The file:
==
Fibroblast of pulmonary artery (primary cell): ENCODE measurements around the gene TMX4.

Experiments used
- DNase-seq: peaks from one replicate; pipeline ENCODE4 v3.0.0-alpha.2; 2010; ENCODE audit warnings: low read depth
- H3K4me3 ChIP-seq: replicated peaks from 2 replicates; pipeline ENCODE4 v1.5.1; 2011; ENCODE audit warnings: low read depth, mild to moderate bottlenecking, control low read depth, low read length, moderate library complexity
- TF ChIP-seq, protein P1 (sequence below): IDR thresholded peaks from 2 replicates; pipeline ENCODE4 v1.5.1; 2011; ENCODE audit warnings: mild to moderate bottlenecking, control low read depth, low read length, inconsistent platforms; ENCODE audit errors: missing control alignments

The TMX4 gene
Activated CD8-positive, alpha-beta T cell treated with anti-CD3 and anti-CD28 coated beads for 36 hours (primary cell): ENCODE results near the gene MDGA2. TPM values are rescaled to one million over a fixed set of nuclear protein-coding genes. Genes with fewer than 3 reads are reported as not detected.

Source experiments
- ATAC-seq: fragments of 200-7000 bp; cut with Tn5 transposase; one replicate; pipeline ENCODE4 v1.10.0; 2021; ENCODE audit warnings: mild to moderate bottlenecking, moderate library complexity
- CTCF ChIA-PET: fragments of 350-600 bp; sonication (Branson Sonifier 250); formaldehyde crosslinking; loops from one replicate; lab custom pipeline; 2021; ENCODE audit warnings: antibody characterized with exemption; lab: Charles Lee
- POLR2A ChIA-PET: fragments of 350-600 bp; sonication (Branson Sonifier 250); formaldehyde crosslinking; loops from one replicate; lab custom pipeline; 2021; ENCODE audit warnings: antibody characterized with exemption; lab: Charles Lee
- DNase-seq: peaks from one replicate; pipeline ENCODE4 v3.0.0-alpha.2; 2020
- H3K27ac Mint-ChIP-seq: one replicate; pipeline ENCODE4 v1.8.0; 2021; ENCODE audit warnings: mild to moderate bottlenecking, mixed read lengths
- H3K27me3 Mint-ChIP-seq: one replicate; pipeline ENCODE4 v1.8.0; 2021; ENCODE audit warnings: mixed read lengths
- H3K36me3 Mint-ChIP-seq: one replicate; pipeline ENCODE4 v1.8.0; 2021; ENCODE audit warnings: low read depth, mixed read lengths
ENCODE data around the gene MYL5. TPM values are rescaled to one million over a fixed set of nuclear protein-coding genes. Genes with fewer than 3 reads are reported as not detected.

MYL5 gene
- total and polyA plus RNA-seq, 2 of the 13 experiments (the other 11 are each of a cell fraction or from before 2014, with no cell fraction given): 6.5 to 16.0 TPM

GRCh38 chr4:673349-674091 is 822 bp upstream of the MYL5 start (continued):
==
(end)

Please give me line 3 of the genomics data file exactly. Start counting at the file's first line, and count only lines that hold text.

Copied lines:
- DNase-seq: peaks from one replicate; pipeline ENCODE4 v3.0.0-alpha.2; 2010; ENCODE audit warnings: low read depth